Conclusions. The purpose of the trial was to learn the efficacy and crop tolerance of Loyant (florpyrauxifen-benzyl) for weed control in California drill-seeded rice. We observed Loyant to have good activity on watergrass and barnyardgrass, which were the predominant weeds in the trial. We observed Loyant treatments to have similarly low weed counts compared to the grower standard, and a Loyant/SuperWham herbicide program appears to provide comparable weed control to the grower standard. The results demonstrate that Loyant could be used in drill-seeded rice herbicide programs, providing a different chemistry for herbicide resistance management.
The aforementioned information on products and practices is for educational purposes only and does not constitute an endorsement or recommendation by the University of California.
Table 1. Herbicide treatments in the 2020 trial. Treatments were applied on May 8th, when the rice was approximately at the 3rd leaf stage.
Figure 1. Predominant weeds in the trial were watergrass and barnyardgrass.
Table 2. Weed counts on 7-day intervals from 14 DAT to 42 DAT. Data represent total number of weeds in the 400-ft2 plot and are the means across four replicates.
Table 3. Yield adjusted to 14 percent moisture. The trial was hand-harvested on Sept. 29, measuring one 10.8-ft2 (1-m2) quadrat per plot. The grower reported that harvest moisture was around 18.5 percent.
UCANR California Rice Virtual Field Day
When: August 26, 2020, 1:00-3:00 PM
Where: Online Zoom Webinar
Host: Whitney Brim DeForest, UC ANR County Director, Sutter-Yuba Counties and CE Rice and Wild Rice Advisor
Objectives/goals: The UC Cooperative Extension and California Rice Research Station will update attendees in the areas of variety development, disease and arthropod management, weed control, weedy rice, and fertility.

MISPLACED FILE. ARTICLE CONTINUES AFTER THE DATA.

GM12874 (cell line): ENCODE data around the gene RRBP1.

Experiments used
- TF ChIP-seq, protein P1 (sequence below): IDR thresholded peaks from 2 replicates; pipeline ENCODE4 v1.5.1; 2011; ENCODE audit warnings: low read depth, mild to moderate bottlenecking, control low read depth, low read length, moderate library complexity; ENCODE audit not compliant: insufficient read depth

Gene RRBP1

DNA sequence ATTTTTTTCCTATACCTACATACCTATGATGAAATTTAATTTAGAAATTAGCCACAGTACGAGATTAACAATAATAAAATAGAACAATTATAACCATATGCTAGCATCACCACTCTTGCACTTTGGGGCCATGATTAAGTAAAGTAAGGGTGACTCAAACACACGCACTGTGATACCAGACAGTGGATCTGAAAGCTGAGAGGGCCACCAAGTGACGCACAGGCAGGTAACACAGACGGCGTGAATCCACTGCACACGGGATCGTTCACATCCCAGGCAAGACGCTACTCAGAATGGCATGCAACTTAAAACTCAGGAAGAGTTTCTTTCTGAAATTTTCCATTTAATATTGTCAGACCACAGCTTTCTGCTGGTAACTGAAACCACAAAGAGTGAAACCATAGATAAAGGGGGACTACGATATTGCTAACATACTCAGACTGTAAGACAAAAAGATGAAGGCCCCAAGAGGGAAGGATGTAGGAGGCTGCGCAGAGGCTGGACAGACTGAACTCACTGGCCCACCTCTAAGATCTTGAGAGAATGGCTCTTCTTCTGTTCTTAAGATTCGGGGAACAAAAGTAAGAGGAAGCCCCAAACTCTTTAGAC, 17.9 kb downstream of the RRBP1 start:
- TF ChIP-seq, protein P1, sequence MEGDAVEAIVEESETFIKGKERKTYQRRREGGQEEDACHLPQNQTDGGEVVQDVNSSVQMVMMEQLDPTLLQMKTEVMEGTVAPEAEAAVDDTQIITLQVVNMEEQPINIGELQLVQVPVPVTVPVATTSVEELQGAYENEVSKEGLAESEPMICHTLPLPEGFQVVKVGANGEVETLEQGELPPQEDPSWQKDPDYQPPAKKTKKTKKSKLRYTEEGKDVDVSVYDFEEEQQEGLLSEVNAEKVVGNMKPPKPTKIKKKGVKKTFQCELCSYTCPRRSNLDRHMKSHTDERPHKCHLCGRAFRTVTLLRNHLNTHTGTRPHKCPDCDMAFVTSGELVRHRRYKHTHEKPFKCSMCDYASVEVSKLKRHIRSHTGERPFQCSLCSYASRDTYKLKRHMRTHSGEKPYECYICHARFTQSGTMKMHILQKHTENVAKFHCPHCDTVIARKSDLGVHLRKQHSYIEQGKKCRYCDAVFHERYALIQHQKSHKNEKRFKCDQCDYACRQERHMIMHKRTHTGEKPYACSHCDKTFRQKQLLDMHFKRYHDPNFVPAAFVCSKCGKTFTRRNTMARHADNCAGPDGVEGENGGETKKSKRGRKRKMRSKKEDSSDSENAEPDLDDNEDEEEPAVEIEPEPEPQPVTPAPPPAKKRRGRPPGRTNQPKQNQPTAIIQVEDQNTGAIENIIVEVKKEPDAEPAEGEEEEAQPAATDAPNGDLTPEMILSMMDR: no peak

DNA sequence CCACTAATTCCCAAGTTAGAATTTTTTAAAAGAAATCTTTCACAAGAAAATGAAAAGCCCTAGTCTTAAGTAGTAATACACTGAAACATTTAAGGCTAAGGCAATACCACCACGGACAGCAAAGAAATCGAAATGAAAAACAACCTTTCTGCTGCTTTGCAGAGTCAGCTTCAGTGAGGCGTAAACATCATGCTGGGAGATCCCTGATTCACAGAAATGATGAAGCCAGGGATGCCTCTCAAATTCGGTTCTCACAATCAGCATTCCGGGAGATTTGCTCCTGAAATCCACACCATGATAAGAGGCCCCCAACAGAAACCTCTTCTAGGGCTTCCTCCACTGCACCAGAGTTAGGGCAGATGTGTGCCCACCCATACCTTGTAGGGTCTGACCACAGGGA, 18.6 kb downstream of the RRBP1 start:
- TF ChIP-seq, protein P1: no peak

The full agenda can be viewed here.
Who should attend: California rice growers, Pest Control Advisers, and others interested in California rice production systems.
Continuing education units: Applied for 1 CEU from the California Department of Pesticide Regulation (DPR) and applied for 1 CEU from Certified Crop Adviser (CCA)
- Russell Rasmussen, Associate Director, California Rice Experiment Station, California Cooperative Rice Research Foundation
- Bruce Linquist, CE Specialist, Dept. of Plant Sciences, UC Davis
- Kassim Al-Khatib, CE Specialist, Dept. of Plant Sciences, UC Davis
- Whitney Brim-DeForest, CE Rice and Wild Rice Advisor & County Director, Sutter-Yuba Counties
- Luis Espino, CE Rice Farming Systems Advisor & County Director, Butte County
- Ian Grettenberger, CE Assistant Specialist, Dept. of Entomology, UC Davis
- Michelle Leinfelder-Miles, CE Farm Advisor, San Joaquin County
Contacts for more information:
- Logistics and registration: Rachel Palmer, ANR Program Support Unit, (530) 750-1361
- Course content:Whitney Brim-DeForest, UC ANR County Director, Sutter-Yuba Counties and CE Rice and Wild Rice Advisor
This field day is open to the public. Please share broadly to those who may be interested in attending.
THIS EVENT WILL BE RECORDED FOR EDUCATIONAL OR PROMOTIONAL USE BY THE UNIVERSITY OF CALIFORNIA. CONTACT THE ORGANIZERS OF THIS EVENT FOR MORE INFORMATION.